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Article: Transient evoked otoacoustic emissions in children studying in special schools

TitleTransient evoked otoacoustic emissions in children studying in special schools
Authors
KeywordsHearing screening
Special schools
Transient evoked otoacoustic emissions
Tympanometry
Issue Date2002
PublisherElsevier Ltd. The Journal's web site is located at http://www.elsevier.com/locate/ijporl
Citation
International Journal Of Pediatric Otorhinolaryngology, 2002, v. 64 n. 1, p. 51-60 How to Cite?
AbstractObjectives: The present study aimed to investigate the feasibility and practicalities of testing children in special school settings using transient evoked otoacoustic emissions (TEOAE) and tympanometry. Children studying in special schools, particularly those with intellectual impairment, may be highly susceptible to hearing pathologies and can be difficult to assess using traditional test batteries. Researchers have recently suggested the possible applicability of TEOAE testing, in lieu of conventional behavioral methods, as a hearing screening device for persons with intellectual impairment. However, to date, few publications have detailed the particulars and results of such testing. Methods: A total of 489 children, with a mean age of 9.6 years, were tested in 15 special schools. Case information was obtained regarding birth history, medical history and type/degree of impairment, for later comparison with screening results. TEOAEs were collected using Quickscreen mode of the ILO292 Otodynamics Analyzer, whilst tympanometry was performed utilizing a Madsen Zodiac 901 Middle Ear Analyzer. Results: In total, 80% of students were able to be tested using TEOAEs. Average test time per ear was 2 min. However, a large proportion (40% of those able to be tested) failed TEOAE testing in at least one ear. No significant effects were found between could-not-test (CNT) cases and case history factors. A significant difference in TEOAE failure rates was found across history of neonatal special care nursery residency and history of parental concern regarding possible hearing impairment. Failure rates were higher for those who indicated positive histories. A total of 74% of subjects could be tested using tympanometry, with 25% of those able to be tested failing in at least one ear. Notably, neither type nor degree of impairment had any significant bearing on CNT or failure rates for tympanometry or TEOAE screening. Conclusions: Findings of the present investigation lend support to the review of hearing screening programs for children in special schools, with TEOAEs presenting as a potential alternative procedure. Further examination of the performance measures of protocols incorporating TEOAEs would now be advantageous. © 2002 Elsevier Science Ireland Ltd. All rights reserved.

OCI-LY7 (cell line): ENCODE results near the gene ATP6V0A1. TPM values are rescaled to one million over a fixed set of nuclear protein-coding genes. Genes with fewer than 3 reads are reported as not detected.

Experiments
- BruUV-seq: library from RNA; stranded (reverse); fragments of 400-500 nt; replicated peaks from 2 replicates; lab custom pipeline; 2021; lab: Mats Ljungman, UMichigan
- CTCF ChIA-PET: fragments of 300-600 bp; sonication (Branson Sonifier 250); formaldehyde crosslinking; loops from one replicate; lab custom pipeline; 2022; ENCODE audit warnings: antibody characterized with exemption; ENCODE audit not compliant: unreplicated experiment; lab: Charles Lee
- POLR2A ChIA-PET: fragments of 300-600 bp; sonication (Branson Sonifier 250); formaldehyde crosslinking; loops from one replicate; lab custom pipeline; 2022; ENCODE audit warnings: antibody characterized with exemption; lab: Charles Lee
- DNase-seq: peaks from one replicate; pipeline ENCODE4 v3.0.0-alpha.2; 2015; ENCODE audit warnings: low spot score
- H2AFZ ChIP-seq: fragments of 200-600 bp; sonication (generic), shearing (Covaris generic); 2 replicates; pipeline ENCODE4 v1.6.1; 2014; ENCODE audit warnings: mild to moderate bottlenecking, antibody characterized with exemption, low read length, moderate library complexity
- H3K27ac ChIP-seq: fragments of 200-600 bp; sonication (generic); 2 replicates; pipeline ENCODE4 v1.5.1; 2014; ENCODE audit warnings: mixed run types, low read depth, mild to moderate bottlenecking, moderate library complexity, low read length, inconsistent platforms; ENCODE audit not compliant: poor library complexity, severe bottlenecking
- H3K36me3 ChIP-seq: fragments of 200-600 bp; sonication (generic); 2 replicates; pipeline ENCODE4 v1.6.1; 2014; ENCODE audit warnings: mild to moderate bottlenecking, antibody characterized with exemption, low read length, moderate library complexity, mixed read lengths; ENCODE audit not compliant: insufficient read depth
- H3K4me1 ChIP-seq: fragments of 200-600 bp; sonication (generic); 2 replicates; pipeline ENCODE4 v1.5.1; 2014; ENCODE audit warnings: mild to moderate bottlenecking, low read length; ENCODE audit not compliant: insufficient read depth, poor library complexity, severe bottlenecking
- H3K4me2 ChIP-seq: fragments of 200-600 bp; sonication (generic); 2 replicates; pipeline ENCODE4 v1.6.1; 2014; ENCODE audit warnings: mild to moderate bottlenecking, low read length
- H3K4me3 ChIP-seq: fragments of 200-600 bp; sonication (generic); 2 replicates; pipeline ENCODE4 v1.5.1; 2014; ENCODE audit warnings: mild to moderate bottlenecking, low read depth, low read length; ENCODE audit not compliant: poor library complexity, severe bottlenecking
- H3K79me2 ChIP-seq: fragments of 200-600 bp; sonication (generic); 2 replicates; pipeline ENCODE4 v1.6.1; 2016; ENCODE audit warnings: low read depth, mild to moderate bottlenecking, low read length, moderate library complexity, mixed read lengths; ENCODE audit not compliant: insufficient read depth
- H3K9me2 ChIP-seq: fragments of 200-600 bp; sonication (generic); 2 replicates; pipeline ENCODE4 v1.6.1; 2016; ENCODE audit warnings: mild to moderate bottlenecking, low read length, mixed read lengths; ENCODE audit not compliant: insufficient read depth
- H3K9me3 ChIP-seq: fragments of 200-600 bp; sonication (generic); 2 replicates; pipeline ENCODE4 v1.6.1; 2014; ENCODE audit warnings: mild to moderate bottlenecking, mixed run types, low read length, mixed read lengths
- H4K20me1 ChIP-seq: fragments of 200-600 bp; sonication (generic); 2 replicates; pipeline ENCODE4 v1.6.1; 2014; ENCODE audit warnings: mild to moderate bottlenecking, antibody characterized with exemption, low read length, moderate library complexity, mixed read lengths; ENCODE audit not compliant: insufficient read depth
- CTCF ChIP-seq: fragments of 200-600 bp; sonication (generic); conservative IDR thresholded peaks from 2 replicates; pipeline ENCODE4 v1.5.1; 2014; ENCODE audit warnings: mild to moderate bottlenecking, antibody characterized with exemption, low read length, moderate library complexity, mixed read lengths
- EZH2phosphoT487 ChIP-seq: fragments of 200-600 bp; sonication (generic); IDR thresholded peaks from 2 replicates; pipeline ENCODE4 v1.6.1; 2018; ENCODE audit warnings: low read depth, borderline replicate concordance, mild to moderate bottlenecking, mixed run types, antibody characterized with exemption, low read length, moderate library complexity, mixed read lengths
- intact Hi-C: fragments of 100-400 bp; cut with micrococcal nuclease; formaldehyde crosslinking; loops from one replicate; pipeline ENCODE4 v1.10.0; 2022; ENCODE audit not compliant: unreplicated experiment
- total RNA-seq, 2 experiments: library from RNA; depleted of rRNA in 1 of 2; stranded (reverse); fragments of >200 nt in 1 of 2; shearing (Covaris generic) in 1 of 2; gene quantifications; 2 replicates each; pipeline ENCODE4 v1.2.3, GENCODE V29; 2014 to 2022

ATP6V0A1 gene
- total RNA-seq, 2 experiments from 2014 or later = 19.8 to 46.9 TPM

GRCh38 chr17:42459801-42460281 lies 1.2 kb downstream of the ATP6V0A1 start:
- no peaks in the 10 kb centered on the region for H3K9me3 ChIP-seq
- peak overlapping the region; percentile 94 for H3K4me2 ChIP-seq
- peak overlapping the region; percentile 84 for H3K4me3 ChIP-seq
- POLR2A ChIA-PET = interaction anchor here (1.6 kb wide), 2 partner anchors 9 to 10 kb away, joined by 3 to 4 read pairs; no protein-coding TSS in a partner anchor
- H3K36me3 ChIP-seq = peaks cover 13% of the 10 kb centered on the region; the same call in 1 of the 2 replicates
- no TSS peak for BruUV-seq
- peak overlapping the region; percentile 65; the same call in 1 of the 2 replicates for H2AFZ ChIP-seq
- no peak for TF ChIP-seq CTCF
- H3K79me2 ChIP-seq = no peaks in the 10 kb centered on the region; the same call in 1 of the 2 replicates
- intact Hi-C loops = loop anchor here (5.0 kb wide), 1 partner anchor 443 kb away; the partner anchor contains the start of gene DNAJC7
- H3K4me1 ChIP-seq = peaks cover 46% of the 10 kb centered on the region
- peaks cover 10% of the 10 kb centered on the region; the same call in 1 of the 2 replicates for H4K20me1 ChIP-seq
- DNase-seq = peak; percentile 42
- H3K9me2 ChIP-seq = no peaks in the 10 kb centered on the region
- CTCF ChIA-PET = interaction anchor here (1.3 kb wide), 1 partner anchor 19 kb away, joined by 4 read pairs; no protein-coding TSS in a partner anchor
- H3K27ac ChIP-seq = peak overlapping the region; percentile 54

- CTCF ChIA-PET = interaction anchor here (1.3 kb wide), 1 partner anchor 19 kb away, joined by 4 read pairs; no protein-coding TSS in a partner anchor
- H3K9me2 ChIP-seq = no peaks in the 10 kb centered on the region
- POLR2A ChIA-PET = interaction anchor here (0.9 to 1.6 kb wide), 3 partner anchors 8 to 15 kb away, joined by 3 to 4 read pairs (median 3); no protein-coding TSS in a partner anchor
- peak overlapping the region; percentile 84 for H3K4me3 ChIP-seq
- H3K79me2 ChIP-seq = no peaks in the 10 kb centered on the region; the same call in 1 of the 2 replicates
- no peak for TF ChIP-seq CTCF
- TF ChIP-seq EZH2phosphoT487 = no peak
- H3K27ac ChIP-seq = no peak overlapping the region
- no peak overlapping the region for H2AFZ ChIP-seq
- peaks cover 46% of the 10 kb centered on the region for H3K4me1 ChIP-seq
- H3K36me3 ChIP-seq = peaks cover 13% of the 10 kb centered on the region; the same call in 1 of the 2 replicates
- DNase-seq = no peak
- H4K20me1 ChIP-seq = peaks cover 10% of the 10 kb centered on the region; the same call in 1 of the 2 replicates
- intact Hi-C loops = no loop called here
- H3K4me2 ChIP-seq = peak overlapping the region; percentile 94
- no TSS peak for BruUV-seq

Persistent Identifierhttp://hdl.handle.net/10722/85184
ISSN
2015 Impact Factor: 1.125
2015 SCImago Journal Rankings: 0.649
ISI Accession Number ID
References

 

DC FieldValueLanguage
dc.contributor.authorDriscoll, Cen_HK
dc.contributor.authorKei, Jen_HK
dc.contributor.authorBates, Den_HK
dc.contributor.authorMcPherson, Ben_HK
dc.date.accessioned2010-09-06T09:01:47Z-
dc.date.available2010-09-06T09:01:47Z-
dc.date.issued2002en_HK
dc.identifier.citationInternational Journal Of Pediatric Otorhinolaryngology, 2002, v. 64 n. 1, p. 51-60en_HK
dc.identifier.issn0165-5876en_HK
dc.identifier.urihttp://hdl.handle.net/10722/85184-